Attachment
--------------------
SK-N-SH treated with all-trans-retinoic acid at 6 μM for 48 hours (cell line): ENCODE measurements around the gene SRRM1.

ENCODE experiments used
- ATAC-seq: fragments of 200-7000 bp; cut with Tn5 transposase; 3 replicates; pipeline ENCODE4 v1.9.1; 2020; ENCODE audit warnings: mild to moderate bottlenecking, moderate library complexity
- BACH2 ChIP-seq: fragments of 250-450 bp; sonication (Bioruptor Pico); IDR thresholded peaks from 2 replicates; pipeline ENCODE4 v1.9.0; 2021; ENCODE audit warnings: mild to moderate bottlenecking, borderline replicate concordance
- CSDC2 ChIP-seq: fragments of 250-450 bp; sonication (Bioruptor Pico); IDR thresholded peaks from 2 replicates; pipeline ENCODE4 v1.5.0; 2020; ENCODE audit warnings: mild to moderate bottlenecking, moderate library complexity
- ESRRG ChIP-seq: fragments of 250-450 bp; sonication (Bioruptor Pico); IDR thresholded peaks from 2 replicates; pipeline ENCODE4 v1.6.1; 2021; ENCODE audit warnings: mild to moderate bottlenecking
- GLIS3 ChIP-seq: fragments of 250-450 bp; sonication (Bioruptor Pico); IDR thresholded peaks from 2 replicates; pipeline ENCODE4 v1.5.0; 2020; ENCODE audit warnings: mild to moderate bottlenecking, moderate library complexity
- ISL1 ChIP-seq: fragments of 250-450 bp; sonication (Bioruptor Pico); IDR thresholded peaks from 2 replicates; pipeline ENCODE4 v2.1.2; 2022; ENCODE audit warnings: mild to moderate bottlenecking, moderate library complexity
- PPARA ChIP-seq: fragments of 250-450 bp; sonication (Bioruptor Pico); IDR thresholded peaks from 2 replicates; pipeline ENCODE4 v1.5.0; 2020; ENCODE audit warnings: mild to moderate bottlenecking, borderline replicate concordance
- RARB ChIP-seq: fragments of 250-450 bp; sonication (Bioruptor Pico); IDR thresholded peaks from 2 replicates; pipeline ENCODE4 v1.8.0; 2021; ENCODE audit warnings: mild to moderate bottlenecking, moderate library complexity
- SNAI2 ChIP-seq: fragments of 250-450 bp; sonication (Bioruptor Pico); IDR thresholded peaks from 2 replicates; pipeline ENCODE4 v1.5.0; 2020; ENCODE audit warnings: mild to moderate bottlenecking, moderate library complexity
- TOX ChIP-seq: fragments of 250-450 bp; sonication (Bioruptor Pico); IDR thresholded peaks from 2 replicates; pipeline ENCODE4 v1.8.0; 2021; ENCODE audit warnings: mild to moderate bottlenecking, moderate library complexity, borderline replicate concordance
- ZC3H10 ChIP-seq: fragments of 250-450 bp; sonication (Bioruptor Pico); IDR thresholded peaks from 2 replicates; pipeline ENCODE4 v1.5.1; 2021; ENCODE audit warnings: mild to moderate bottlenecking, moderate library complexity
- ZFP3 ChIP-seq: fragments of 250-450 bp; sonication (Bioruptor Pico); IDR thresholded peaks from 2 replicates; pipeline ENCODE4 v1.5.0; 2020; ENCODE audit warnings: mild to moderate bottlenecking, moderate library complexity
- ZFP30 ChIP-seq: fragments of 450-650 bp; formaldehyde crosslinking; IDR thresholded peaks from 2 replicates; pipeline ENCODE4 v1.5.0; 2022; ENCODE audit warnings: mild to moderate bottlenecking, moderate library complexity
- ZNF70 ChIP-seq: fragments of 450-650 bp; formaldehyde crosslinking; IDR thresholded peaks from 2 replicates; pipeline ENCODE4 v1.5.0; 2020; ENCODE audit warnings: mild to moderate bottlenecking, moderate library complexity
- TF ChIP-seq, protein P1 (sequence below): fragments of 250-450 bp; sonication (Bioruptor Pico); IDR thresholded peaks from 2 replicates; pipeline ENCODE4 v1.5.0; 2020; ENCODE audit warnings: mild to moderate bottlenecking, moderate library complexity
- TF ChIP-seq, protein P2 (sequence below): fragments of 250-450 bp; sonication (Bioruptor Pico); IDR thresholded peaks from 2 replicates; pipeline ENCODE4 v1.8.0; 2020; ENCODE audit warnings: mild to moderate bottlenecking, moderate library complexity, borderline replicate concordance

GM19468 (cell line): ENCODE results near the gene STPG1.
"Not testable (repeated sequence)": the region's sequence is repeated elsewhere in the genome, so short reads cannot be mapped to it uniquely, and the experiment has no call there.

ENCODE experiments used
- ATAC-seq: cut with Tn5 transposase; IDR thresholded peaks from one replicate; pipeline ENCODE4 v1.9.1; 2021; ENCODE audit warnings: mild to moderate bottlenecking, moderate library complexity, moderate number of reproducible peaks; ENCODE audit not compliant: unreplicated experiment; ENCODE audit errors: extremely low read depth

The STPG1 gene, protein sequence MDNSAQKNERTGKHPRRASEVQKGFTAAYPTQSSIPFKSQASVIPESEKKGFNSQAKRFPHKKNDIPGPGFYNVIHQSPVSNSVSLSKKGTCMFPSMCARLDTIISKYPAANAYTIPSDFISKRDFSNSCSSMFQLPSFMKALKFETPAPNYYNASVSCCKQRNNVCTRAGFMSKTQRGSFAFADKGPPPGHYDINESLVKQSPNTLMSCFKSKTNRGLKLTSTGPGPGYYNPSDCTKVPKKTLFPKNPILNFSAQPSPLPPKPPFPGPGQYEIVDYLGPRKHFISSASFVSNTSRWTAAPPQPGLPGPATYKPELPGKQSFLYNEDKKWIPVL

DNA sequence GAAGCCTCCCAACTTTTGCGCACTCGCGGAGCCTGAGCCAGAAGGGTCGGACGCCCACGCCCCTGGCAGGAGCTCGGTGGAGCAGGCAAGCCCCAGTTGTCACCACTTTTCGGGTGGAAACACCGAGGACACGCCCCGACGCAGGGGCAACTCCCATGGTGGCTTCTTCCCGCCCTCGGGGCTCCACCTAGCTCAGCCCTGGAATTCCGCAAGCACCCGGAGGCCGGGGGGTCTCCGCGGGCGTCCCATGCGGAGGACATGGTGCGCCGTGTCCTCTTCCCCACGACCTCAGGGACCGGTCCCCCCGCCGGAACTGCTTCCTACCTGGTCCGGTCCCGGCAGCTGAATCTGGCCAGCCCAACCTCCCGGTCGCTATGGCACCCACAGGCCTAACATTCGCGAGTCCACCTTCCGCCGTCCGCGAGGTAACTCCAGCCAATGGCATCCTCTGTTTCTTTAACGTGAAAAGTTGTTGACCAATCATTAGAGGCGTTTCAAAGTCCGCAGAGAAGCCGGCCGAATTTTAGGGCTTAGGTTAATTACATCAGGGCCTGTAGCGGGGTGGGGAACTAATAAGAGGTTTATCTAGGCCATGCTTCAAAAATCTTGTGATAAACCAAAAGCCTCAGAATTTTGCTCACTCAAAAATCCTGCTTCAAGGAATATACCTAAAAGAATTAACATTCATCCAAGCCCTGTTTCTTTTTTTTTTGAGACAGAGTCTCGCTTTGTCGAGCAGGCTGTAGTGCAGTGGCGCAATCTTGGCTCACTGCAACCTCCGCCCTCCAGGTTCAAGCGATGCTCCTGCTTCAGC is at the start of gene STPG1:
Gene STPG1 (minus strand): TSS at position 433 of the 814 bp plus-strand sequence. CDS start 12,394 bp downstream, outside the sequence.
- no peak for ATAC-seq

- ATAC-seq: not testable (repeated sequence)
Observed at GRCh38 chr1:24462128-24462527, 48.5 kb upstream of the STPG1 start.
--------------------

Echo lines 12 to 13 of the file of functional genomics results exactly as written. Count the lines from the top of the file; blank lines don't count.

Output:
- TOX ChIP-seq: fragments of 250-450 bp; sonication (Bioruptor Pico); IDR thresholded peaks from 2 replicates; pipeline ENCODE4 v1.8.0; 2021; ENCODE audit warnings: mild to moderate bottlenecking, moderate library complexity, borderline replicate concordance
- ZC3H10 ChIP-seq: fragments of 250-450 bp; sonication (Bioruptor Pico); IDR thresholded peaks from 2 replicates; pipeline ENCODE4 v1.5.1; 2021; ENCODE audit warnings: mild to moderate bottlenecking, moderate library complexity